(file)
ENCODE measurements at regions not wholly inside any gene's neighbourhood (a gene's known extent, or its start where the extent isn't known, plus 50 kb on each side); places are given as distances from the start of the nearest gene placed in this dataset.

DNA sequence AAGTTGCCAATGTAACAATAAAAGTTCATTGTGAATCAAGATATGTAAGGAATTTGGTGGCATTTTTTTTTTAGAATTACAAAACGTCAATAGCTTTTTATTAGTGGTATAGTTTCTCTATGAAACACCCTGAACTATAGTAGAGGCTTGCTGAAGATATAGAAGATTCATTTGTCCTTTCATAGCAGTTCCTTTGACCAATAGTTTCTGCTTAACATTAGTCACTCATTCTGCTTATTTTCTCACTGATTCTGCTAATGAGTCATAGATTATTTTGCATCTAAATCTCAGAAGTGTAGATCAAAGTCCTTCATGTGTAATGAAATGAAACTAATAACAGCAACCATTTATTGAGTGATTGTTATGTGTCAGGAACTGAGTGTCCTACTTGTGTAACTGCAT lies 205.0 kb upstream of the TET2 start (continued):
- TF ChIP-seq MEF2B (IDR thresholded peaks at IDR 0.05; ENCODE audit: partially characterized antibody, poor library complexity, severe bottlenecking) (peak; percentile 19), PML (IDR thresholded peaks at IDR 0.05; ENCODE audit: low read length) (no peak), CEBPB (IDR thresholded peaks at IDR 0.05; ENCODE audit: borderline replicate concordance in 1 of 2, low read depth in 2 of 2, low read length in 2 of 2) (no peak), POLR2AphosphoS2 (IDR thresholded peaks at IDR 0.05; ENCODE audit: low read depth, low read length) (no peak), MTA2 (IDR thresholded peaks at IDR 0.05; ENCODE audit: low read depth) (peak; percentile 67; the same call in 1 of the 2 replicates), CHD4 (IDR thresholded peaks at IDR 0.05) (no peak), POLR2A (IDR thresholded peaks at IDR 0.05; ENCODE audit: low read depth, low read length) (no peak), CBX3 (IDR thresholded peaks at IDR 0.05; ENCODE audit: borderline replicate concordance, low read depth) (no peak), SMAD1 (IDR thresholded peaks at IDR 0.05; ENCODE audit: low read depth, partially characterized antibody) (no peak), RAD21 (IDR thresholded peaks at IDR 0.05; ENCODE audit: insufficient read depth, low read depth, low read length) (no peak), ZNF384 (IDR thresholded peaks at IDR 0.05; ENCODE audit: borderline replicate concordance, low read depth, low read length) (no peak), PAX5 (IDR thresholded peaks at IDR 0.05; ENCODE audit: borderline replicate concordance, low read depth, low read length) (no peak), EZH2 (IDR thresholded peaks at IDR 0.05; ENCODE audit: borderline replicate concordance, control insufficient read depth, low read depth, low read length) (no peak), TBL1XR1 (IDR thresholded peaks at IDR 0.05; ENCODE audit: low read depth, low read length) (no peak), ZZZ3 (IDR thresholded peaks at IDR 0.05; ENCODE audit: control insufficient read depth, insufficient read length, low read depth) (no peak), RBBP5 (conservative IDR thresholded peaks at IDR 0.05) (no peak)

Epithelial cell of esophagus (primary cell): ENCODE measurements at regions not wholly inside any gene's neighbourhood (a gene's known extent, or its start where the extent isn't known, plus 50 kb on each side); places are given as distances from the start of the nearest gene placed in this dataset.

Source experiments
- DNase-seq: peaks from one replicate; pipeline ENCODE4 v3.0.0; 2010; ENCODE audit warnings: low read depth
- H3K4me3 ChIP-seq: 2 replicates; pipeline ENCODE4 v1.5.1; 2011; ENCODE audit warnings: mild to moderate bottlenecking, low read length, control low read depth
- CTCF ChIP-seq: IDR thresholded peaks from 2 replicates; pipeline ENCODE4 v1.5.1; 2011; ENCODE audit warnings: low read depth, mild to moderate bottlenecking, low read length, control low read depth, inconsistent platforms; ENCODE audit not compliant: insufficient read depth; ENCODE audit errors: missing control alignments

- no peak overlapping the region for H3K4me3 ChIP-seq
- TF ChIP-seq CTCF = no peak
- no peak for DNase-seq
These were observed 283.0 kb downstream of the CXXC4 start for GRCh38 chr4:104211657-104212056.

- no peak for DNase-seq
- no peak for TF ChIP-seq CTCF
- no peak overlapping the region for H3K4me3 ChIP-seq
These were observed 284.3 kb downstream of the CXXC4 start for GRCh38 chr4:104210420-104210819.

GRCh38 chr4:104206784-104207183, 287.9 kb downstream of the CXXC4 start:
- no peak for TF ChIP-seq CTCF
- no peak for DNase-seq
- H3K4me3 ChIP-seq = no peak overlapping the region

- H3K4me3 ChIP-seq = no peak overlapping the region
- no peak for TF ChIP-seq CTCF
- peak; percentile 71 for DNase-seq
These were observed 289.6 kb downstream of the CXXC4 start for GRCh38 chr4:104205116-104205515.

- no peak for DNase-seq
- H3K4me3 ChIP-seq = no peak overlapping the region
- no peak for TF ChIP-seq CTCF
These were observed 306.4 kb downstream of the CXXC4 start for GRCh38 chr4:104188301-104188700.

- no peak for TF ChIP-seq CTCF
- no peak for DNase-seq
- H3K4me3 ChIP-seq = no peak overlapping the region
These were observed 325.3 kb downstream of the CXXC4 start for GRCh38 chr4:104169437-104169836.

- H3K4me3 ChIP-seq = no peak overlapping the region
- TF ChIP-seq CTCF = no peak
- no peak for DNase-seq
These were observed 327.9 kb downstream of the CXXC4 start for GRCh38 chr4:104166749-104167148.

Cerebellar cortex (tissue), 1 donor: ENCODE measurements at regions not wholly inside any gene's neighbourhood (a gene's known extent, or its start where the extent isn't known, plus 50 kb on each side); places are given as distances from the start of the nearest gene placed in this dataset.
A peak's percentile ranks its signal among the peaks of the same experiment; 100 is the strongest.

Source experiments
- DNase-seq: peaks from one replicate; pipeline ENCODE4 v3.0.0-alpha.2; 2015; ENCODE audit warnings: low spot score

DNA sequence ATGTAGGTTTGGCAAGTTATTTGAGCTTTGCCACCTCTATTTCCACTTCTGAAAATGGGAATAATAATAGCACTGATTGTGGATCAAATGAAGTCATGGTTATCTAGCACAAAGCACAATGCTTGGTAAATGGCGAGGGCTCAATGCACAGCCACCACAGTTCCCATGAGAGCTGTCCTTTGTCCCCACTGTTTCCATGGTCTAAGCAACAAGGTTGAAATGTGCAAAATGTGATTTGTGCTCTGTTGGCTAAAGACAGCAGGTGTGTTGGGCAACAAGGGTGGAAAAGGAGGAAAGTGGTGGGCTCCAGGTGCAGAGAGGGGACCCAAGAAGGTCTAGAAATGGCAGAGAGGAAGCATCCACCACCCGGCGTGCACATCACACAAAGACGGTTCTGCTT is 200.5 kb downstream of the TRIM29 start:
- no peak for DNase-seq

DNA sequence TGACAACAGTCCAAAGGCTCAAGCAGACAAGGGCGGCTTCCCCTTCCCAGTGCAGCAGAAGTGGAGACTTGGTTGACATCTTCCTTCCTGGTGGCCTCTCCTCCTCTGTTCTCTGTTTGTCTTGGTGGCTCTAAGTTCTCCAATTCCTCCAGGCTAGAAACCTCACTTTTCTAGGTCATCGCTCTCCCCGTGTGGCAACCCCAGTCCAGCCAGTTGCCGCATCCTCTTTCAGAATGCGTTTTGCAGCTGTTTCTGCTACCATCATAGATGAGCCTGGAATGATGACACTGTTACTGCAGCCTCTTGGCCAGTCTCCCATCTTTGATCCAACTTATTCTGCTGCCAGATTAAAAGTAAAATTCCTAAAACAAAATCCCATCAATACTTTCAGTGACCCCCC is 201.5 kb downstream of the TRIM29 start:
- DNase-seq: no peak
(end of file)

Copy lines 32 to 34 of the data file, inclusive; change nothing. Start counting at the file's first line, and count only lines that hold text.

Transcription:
These were observed 325.3 kb downstream of the CXXC4 start for GRCh38 chr4:104169437-104169836.

- H3K4me3 ChIP-seq = no peak overlapping the region
- TF ChIP-seq CTCF = no peak